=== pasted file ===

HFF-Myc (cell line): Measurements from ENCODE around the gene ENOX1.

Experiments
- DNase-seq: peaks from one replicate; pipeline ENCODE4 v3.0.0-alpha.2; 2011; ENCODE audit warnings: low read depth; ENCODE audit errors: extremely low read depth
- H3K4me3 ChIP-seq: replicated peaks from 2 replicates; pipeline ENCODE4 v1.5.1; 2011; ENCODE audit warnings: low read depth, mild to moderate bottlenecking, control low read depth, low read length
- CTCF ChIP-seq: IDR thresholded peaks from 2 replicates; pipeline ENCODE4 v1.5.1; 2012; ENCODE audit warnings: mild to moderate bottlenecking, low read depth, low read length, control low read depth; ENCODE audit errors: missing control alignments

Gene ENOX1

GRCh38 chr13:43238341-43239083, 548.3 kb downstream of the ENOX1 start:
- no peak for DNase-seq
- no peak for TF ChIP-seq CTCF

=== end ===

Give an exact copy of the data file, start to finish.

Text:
HFF-Myc (cell line): Measurements from ENCODE around the gene ENOX1.

Experiments
- DNase-seq: peaks from one replicate; pipeline ENCODE4 v3.0.0-alpha.2; 2011; ENCODE audit warnings: low read depth; ENCODE audit errors: extremely low read depth
- H3K4me3 ChIP-seq: replicated peaks from 2 replicates; pipeline ENCODE4 v1.5.1; 2011; ENCODE audit warnings: low read depth, mild to moderate bottlenecking, control low read depth, low read length
- CTCF ChIP-seq: IDR thresholded peaks from 2 replicates; pipeline ENCODE4 v1.5.1; 2012; ENCODE audit warnings: mild to moderate bottlenecking, low read depth, low read length, control low read depth; ENCODE audit errors: missing control alignments

Gene ENOX1

GRCh38 chr13:43238341-43239083, 548.3 kb downstream of the ENOX1 start:
- no peak for DNase-seq
- no peak for TF ChIP-seq CTCF